|#||Risk||Description||Mitigating/risk management actions in 2016||Direction/ Reason for change|
|1|| Global economic factors, industry conditions, industry cyclicality |
| EVRAZ’ operations are dependent on the global macroeconomic environment, as well as economic and industry conditions, eg the global supply and demand balance for steel, iron ore and coking coal, which affect both product prices and volumes across all markets. |
The Group’s operations involve substantial fixed costs, and global economic and industry conditions can impact the Group’s operational performance.
|This is an external risk that is mostly outside the Company’s control; however, it is partly mitigated by exploring new market opportunities, focusing on expanding the share of value-added products, further downscaling inefficient assets, suspending production in low-growth regions, and further reducing and managing the cost base with the objective of being amongst the sector’s lowest-cost producers.|| |
|2|| Product competition |
| Excessive supply on the global market and greater competition. |
Low demand for construction products and increasing competition in this segment.
Increasing competition in the rail product segment.
Excessive supply of slabs on the global market and intensified competition.
| Expand product portfolio and penetrate new geographic and product markets. |
Develop and improve loyalty and customer focus programmes and initiatives.
Quality improvement initiatives.
Focus on expanding the share of value-added products.
|3|| Cost effectiveness |
| Most of the Group’s steel production remains sensitive to costs and prices. |
Given the substantial product share of commodity semi-finished, which requires less customer service and is more cost driven, maintaining a low-cost position is one of EVRAZ‘ key business objectives in steelmaking, as well as in the iron ore and coking coal mining businesses.
| For both the mining and steelmaking operations, the Group is implementing cost-reduction projects to increase the competitiveness of assets. |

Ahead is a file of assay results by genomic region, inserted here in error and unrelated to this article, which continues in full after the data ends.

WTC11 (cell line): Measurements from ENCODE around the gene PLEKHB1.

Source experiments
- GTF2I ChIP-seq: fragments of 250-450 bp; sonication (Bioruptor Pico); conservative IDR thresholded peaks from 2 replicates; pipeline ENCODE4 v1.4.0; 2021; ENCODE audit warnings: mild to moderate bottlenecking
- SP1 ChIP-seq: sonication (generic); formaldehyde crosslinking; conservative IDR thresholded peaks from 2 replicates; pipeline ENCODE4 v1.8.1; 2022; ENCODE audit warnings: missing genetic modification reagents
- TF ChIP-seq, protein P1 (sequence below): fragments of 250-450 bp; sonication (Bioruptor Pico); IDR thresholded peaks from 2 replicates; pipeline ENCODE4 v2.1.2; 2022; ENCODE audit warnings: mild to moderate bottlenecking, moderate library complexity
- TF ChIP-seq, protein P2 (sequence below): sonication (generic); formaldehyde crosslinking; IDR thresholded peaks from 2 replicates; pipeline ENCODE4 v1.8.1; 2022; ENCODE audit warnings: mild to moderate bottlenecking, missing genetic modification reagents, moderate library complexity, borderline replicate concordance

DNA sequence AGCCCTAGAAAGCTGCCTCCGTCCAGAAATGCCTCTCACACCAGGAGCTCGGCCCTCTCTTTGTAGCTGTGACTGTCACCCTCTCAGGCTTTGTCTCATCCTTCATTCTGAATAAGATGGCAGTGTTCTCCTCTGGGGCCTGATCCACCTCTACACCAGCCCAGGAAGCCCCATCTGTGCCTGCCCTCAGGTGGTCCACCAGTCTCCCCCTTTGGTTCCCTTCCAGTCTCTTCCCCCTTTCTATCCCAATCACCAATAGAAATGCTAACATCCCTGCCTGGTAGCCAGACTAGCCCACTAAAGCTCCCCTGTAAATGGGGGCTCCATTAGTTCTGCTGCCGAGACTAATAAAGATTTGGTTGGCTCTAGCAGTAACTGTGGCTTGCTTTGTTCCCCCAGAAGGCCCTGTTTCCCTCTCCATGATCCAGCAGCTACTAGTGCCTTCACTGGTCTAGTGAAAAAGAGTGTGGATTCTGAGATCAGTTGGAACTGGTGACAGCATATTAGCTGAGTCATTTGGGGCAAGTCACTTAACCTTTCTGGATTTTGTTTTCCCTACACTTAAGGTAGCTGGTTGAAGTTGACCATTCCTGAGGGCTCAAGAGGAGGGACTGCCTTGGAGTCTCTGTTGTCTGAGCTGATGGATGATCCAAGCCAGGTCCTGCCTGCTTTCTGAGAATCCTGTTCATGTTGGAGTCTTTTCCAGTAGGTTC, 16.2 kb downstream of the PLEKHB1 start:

Focused investment policy aimed at reducing and managing the cost base.
Further expansion and control of the Group’s Russian steel distribution network.
Development of high value-added products.
|4|| Treasury: finance availability |
| Impact from the possible introduction of limitations on repatriation of foreign-currency export revenues, as well as additional regulations or limitations on cross-border capital flows. |
Potential government action, including economic sanctions impacting Russian entities, might increase the Group’s capital market risk regarding additional funding.
EVRAZ is subject to counterparty risk via receivables from commercial customers.
The Group’s current debt facilities include certain covenants in relation to net debt and interest expense. A breach of these covenants could result in certain of the Group’s borrowing facilities becoming repayable immediately.
| Action to extend the debt maturity profile and diversify sources of funding, as well as proactively manage the remaining portion of debt subject to maintenance covenants. |
Liquidity risk is managed by revisiting capital expenditure plans, cost optimisation programmes, and continued asset portfolio rationalisation.
Counterparty risk with commercial customers is managed through a combination of letters of credit and, where creditworthiness is uncertain, by prepayments.
|5|| Functional currency devaluation |
|Any significant fluctuation in subsidiaries’ functional currencies relative to the US dollar could have a significant effect on the Group’s financial accounts, which might impact its ability to borrow.||EVRAZ works to reduce the amount of intergroup loans denominated in Russian roubles and Ukrainian hryvnias to limit the possible devaluation effect on its consolidated net income.|| |
|6|| HSE: environmental |